Monday, December 01, 2008

A Producer Economy

I have been reading as many advisories as I can on how we need to proceed to restore our economy. There seems to be consensus that a jobs plan, one rebuilding the nation’s infrastructure, is needed. There certainly agreement on economic reform. Other means seem to have less of a solid consensus, but there is one thing I have not seen suggested by even one single pundit, economist or legislator.

Not one time have I seen it suggested that we even attempt to return this nation to being a producer nation instead of a consumer nation. Not one place have I seen a suggestion that we need to recreate the industries, other than automobile, that manufacture the things that American consumers buy.

In the political campaigns there was rhetoric about “exporting jobs” and “shipping jobs overseas.” That rhetoric didn’t include any specifics about bringing back the jobs that had already been exported. In all of the current discussions about the economic recovery, however, the discussion of manufacturing jobs, other than auto, has been noticeable by its absence.

Not that there is inherent superior value to things that are made in this country, but there is value in having the jobs that manufacturing in this country can provide. Buying does not provide jobs; manufacturing provides jobs as well as products that Americans buy.

So that when I buy a toy for my kid it says, “Made in USA.”

So that when I buy a television it says, “Made in USA.”

So that when I buy a part for my car, not the car itself, but a starter, or a windshield wiper it says, “Made in USA.”

So that when I put on my shirt in the morning it says, “Made in USA.”

Maybe restoring our producer economy cannot be done. Maybe the foreign competition has labor costs that we cannot meet. Maybe we are not innovative enough, or smart enough, or we just don’t care enough to overcome that deficit. But we are not even trying. No one is even suggesting that we try. It seems sufficient that we manufacture automobiles from imported parts, and that we import everything else.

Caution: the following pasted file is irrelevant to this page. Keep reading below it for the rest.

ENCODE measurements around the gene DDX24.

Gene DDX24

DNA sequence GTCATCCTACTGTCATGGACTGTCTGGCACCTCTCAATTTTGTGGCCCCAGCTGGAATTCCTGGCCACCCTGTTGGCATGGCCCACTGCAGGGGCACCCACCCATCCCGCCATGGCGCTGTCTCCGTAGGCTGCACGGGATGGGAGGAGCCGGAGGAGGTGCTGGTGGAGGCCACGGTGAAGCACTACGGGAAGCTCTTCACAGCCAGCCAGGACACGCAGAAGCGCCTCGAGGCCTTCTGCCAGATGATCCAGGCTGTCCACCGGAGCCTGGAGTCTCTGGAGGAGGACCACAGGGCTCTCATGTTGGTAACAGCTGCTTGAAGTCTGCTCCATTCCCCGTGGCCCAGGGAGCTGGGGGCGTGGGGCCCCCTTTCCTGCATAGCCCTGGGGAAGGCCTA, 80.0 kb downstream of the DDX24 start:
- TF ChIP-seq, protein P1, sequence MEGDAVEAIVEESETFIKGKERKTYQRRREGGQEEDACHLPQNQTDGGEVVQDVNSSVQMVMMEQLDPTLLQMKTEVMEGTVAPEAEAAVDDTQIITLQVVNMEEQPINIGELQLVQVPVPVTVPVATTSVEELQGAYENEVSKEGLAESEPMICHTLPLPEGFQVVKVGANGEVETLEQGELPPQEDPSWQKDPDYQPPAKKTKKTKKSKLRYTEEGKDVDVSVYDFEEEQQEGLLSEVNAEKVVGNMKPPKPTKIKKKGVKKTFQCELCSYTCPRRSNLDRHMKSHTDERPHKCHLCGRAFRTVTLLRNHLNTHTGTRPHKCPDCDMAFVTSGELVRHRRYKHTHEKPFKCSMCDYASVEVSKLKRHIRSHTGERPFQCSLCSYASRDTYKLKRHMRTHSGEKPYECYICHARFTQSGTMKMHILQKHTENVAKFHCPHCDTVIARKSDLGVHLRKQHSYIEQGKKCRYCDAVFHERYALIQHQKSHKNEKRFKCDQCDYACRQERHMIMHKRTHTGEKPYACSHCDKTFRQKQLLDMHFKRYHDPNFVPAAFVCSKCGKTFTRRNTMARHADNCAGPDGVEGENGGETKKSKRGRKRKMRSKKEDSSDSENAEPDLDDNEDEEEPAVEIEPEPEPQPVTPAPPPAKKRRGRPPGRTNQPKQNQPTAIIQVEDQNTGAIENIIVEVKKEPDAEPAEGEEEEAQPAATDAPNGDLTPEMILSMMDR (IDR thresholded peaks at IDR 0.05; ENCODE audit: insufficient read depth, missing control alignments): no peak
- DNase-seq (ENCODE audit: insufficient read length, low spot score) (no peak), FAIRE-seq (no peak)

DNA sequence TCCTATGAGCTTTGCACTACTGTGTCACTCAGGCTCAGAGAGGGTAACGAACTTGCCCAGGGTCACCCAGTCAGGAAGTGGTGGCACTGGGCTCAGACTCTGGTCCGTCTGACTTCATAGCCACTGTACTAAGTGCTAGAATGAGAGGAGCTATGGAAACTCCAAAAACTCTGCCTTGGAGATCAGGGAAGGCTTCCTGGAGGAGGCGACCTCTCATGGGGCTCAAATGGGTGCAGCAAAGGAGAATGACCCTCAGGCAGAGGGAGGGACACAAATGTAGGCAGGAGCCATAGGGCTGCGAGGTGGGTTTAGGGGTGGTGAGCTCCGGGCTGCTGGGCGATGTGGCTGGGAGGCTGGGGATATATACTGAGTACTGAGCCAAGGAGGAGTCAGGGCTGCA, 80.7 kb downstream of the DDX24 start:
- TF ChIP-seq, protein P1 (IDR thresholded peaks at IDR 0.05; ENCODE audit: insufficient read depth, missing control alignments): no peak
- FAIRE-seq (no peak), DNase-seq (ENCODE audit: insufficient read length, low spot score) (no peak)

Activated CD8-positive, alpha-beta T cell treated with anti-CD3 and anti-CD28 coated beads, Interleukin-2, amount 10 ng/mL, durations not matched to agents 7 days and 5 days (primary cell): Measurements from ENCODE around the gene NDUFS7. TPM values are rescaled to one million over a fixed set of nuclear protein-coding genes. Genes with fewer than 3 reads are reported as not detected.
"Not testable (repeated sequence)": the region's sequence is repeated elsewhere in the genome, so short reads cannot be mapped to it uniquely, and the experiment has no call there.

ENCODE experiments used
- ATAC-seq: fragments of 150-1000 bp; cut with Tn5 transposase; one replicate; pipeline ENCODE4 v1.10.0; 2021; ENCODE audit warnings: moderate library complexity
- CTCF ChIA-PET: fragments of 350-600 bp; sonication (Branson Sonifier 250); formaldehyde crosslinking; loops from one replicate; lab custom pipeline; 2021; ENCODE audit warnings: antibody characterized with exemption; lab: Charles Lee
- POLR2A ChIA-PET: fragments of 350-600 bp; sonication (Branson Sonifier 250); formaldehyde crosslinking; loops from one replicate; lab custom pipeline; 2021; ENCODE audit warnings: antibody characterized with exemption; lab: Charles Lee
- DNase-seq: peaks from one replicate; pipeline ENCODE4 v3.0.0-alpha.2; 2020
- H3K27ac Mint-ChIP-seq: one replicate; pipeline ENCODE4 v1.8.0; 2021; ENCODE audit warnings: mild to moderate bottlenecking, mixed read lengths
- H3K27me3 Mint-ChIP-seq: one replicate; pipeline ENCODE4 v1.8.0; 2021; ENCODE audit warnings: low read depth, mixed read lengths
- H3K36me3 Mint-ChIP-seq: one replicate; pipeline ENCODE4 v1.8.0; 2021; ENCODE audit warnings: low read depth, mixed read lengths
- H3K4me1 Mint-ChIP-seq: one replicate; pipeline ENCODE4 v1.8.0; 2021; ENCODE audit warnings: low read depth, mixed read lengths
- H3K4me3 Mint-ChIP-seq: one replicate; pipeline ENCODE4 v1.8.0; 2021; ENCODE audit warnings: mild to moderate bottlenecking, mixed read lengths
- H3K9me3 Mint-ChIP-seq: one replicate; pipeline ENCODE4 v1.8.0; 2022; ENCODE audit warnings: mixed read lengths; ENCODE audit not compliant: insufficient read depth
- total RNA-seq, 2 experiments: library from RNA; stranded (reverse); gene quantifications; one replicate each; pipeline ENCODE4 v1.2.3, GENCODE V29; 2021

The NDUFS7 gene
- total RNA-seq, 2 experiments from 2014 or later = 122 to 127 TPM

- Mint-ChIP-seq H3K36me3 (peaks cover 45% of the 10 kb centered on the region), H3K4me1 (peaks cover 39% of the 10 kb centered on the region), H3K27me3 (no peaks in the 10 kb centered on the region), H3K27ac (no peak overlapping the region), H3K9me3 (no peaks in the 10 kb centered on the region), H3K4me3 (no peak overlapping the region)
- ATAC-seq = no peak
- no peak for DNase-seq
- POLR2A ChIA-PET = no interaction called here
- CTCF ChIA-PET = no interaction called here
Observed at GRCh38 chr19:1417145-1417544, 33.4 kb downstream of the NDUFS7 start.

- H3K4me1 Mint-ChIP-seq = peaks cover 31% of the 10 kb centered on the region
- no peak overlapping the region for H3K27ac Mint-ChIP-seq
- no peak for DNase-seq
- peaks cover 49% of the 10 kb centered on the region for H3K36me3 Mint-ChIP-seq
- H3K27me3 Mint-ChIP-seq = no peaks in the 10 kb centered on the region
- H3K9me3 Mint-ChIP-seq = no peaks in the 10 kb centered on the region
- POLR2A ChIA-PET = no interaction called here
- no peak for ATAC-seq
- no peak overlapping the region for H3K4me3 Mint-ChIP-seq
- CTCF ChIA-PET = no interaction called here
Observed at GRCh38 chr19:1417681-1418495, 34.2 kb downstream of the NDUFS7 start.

It used to be that “third world” countries were considered inferior because they could not manufacture, and they had to import manufactured goods from us. Now those same countries are providing the manufactured goods that we are importing. We don’t seem to feel that makes us inferior.

I don’t think we are inferior. I think we can be a producing nation, or at least I don’t know why we can’t. I don’t understand why we are not making the effort.

There’s something uncomfortable about being a “nation of consumers.”


  1. Seriously? When is this "So that when I buy a toy for my kid it says, “Made in USA.”" going to happen?

  2. Anonymous3:39 PM

    Thanks for a well written opinion. I agree and I'm working hard to get people to see how important American manufacturing is. I am the editor of a website that is all about encouraging people to buy "Made In USA".

    Please help spread the word:

    We have a weekly giveaway of an American made product.

  3. Well said, Bill! Until all American consumers start to make a conscious effort to buy American-made goods and cause a demand for American-made goods, manufacturers will continue to take production overseas, keeping American workers from having decent paying manufacturing jobs. Not everyone can work in the service sector.

    And for Barbara B. - a great source of American-made toys for your kids can be found at (

  4. Anonymous10:38 PM

    We used to be the nation that developed the product, and others made a business out of making it a consumer product. Maybe they did make it cheaper.

    when consumers can see past the bottom line of the cheapest item out there, and look for "made in USA" then we can make some effort.

    I'd like to see that.